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“There’s not going to be a cat who doesn’t have some kind of shelter for the winter.”
It’s a bold statement from Indianapolis animal advocate Lisa Tudor, but that’s how widespread efforts have become in her area to keep community cats warm, she says.
Tudor is the founder and director of IndyFeral, the community cat program for FACE Animal Clinic, which distributes free shelters to cat caretakers. Pharmaceutical companies and other groups donate Styrofoam coolers instead of throwing them out, and volunteers turn the coolers into cozy cat shelters by adding doors and filling them with straw bedding.
IndyFeral had always distributed community cat shelters in some form, but after it merged with FACE in 2012, the project really took off. Publicized mainly through Facebook, the project has generated a lot of enthusiasm, says Tudor. It has also increased public awareness of outdoor cats and their needs.
“Now everybody’s like, ‘You get that cat a cooler!’” she says. “Nobody likes the thought of an animal out there freezing.”
Outreach and All-Nighters
In many parts of the country, winter heralds the end of kitten and puppy season, but it ushers in a different challenge—keeping animals warm and protected from the elements.
People keep their pets outside for all different reasons, but it doesn’t mean they don’t care about them, says Amanda Arrington, director of the HSUS Pets for Life (PFL) program, which focuses on outreach to pet owners in low-income areas. In cold weather, PFL supports clients with tips about winter care and distributes doghouses, cat shelters, bedding and other supplies.
Owners who may not have had access to resources or information about the issue are grateful for the help, says Arrington.
Stacey Norris, co-president of Voices for Animals in Charlottesville, Va., echoes that sentiment. The group’s Houses of Wood and Straw (HOWS) Project provides doghouses and other supplies to owners of outdoor dogs, a mission that is especially important in the cold. Every Saturday from late October through March, even when a polar vortex hits, HOWS volunteers make deliveries and talk to pet owners about winter care.
Even when groups aren’t solely focused on caring for outdoor animals, they can still do their part to help in cold weather.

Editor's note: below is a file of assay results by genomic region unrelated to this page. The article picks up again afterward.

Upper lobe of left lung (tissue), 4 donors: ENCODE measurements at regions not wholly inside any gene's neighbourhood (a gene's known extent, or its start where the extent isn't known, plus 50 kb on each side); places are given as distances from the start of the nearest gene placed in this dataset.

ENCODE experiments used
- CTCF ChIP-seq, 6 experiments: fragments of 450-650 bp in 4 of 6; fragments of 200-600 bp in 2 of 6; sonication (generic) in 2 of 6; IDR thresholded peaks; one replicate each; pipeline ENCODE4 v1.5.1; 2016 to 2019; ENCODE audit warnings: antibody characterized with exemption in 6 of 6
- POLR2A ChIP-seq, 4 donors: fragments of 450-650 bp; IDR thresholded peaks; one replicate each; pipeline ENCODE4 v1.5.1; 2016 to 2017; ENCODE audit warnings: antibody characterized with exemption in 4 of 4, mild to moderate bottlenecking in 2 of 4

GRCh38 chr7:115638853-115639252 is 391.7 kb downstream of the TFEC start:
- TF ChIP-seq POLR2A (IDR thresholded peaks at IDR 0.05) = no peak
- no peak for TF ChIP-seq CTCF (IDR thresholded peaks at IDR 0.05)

When an arctic blast threatened Pittsburgh one recent January, the Animal Rescue League Shelter & Wildlife Center (ARL) announced it would stay open all night to give animal control and law enforcement officers a place to bring animals who needed shelter from the cold. It would also take in outdoor pets who needed temporary housing.
“Our thought behind it was … if somebody is in good faith trying to enforce [laws], what are they supposed to do, take somebody’s dog home?” says Janice Barnard, ARL program director. “What if [the other dog] doesn’t get along with their dog?”
The shelter has stayed open overnight a few times since then when temperatures dipped extremely low, and it publicizes the service through Facebook and local media. It doesn’t take in an overwhelming number of animals (generally fewer than 10 each time), but the service does earn publicity and public support, Barnard says, and can be a lifesaver for individual animals.
The Human Connection
At the Humane Society of Indianapolis (IndyHumane), community outreach manager Heather Hamilton works with the Horizon House, a day shelter for homeless people, and the Indianapolis Metropolitan Police Department to help homeless people’s pets. The program operates year-round, but the need is greatest in the winter.
“The best thing we did was team up with [those] organizations,” Hamilton says.
During cold weather periods, Hamilton and her outreach team go out every couple of days to check on the pets and bring them blankets, bedding and other necessities, while Horizon House does the same for the people. On dangerously cold days, IndyHumane temporarily boards the pets at its shelter or at a partnering boarding facility, and Horizon House takes in the owners.
Sometimes, despite freezing temperatures, people don’t want to part with their companions, even for short periods of time. In those cases, IndyHumane does what it can to provide for the animals, even walking through woods and trudging up foothills of snow with doghouses on dollies.
It’s demanding work, but when those resources aren’t available, the consequences can be grim. A story about a homeless man in Oregon freezing to death because he wouldn’t go to a shelter that didn’t allow his dog spurred the Heartland Humane Society in Corvallis, Ore., to take action.
“We immediately contacted our local cold weather shelters and said if there’s ever any need for this assistance, please let us know,” says Emily James, Heartland’s resource development director.
People staying at inclement weather shelters can keep their pets at Heartland and pick them up when they leave the shelter, usually after about a week.
It is a natural extension of Heartland’s Emergency & Safe Housing program, which houses pets while their owners are staying at domestic violence shelters, hospitals and other facilities.
“I think as an industry we kind of try to keep our heads down and really think about ‘the animals, the animals, the animals,’” says James, “but I think also as an industry we are realizing there’s people connected to the animals, and we need to worry about them, too.”